Glaucoma is a group of eye conditions that damage the optic nerve. This damage is often caused by an abnormally high pressure in your eye, and is one of the leading causes of blindness for people over the age of 60.
Four additional tests were ordered, one of which was a 30 minute carotid artery ultrasound scan of both sides of my neck, which displayed the results as live-action images on a monitor. The carotid ultrasound showed some age-related plaque but no significant narrowing. My doctor reported this as essentially a normal result and didn’t recommend any further follow-up. The other tests also ended up with normal results, ruling out glaucoma for the time being.

Bottom line: I plan to continue to keep up with my normal routine of 75-90 minutes of moderate to vigorous daily of hiking or off-road biking. I plan to continue to use 3 minutes of daily heart rate variability monitoring to gauge my state of recovery and adjust the day’s physical activity accordingly. There is a lot to be said about advocating for one’s self in the medical sphere these days, with a number of studies out there that lead to conflicting recommendations.

How Heart Rate Variability Training Fits Into my Fitness Plan

For the past four years I’ve been in the daily practice of measuring my heart rate variability (HRV). It takes me four minutes at best, after sitting up in bed, at the end of the first of my twice daily thirty 30 minute mediation sessions.

(I have maintained a continuous 48 year practice of Transcendental Meditation, which I consider it to be the core technique of my health practices. Yes, I have accumulated over 10,000 hours of meditation practice. Malcom Gladwell put forth the statement that 10,000 hours of “deliberate practice” are needed to become world-class in any field.)

I learned about HRV from a demonstration that I observed in a psychology workshop with Larry Starr, Ed D. Dr. Starr has included neurofeedback in his psychology practice, where he utilizes HRV to reduce client symptoms of ADHD and anxiety.

“Simply put, HRV is a measure of the time gap  between individual heart beats while your body is at rest. The heart, in fact, speeds up when you inhale, and slows down when you exhale. This difference is known as HRV. A healthy, well-rested body will produce a larger gap, and higher variability”. – Dr. Phil Maffetone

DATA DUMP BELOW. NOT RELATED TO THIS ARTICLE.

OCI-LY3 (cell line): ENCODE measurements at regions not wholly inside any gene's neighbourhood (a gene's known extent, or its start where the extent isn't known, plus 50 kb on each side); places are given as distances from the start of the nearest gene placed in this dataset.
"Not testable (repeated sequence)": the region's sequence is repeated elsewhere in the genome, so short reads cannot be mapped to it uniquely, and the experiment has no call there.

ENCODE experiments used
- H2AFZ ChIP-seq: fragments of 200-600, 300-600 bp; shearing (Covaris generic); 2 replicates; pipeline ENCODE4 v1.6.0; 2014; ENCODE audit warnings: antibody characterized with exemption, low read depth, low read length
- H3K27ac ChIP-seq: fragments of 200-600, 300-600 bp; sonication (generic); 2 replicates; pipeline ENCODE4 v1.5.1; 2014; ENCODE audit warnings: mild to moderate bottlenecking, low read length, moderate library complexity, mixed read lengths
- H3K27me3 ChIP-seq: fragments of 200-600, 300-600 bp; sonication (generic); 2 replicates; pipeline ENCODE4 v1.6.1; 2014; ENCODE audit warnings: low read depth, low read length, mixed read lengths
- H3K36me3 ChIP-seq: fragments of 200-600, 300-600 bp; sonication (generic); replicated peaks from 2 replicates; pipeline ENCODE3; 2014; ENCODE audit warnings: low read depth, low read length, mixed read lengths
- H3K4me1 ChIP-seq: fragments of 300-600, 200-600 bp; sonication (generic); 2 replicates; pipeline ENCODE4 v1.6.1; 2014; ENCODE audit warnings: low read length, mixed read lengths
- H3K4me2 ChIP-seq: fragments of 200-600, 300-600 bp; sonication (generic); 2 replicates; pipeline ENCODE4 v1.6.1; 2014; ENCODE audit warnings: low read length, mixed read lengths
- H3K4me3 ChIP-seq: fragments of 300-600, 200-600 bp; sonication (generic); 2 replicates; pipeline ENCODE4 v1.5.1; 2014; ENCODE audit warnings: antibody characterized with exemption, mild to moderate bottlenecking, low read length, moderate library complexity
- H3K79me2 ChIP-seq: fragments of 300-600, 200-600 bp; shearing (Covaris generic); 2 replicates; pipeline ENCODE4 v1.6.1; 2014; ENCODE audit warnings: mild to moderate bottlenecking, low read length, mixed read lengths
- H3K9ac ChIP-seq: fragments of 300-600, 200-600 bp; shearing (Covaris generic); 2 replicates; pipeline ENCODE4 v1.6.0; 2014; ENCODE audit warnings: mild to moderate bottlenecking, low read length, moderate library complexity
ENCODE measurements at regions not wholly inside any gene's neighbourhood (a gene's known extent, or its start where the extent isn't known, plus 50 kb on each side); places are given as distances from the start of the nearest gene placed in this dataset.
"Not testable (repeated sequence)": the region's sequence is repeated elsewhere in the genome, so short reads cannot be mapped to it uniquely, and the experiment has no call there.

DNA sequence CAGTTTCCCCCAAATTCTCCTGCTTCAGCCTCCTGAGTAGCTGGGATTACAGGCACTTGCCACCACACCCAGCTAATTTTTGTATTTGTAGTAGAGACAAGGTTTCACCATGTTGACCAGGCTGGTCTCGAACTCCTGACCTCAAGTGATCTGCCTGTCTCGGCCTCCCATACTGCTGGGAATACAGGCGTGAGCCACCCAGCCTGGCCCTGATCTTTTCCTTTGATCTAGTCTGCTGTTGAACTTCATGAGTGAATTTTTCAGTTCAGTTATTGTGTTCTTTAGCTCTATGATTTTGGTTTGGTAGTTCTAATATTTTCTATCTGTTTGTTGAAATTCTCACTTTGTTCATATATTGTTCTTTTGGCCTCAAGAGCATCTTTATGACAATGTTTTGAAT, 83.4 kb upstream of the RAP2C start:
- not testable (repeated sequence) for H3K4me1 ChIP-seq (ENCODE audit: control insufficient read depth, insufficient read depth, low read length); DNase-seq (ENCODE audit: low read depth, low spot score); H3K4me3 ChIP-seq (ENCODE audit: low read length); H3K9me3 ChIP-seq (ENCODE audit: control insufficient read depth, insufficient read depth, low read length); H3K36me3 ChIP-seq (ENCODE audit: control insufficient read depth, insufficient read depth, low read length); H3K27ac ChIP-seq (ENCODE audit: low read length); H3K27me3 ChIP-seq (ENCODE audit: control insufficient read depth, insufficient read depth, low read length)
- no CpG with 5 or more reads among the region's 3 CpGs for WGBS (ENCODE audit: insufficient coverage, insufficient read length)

HRV technology had been around for over 50 years but has only been recently available for home use. Long used in hospitals in treating heart patients, HRV has only recently been applied to endurance training.

I have been totally satisfied with the Sweetbeat HRV App for the iPhone, which pairs via Bluetooth with my Yahoo Ticker chest strap.

Here is a screenshot of two years of data, indicating a positive trend:

From the App Store: “SweetBeat HRV, the newest iOS application by SweetWater Health, provides real-time monitoring using state-of-the-art sensor technology and data correlation algorithms. Patent-pending correlation algorithms provide insight from other health and fitness devices. SweetBeat HRV also integrates and correlates data with popular fitness platforms like MapMyFitness, Fitbit and Withings. The next big thing in body-hacking is to understand the information presented in the data users track every day. SweetBeat HRV correlates metrics like HRV, stress, heart rate, weight, steps, calories, and so much more. SweetBeat HRV utilizes the popular food sensitivity testing and HRV-for-training features in the original SweetBeat app.”

I use the App for two purposes:
1) Primary is in determining whether my body is in a stressed state from over-training. In general, my daily 75-90 minute hike or bike ride results in a higher (better) HRV reading, but if my reading dips, the program prompts me to take an easy training day or even a day off in order to bring my body back into balance.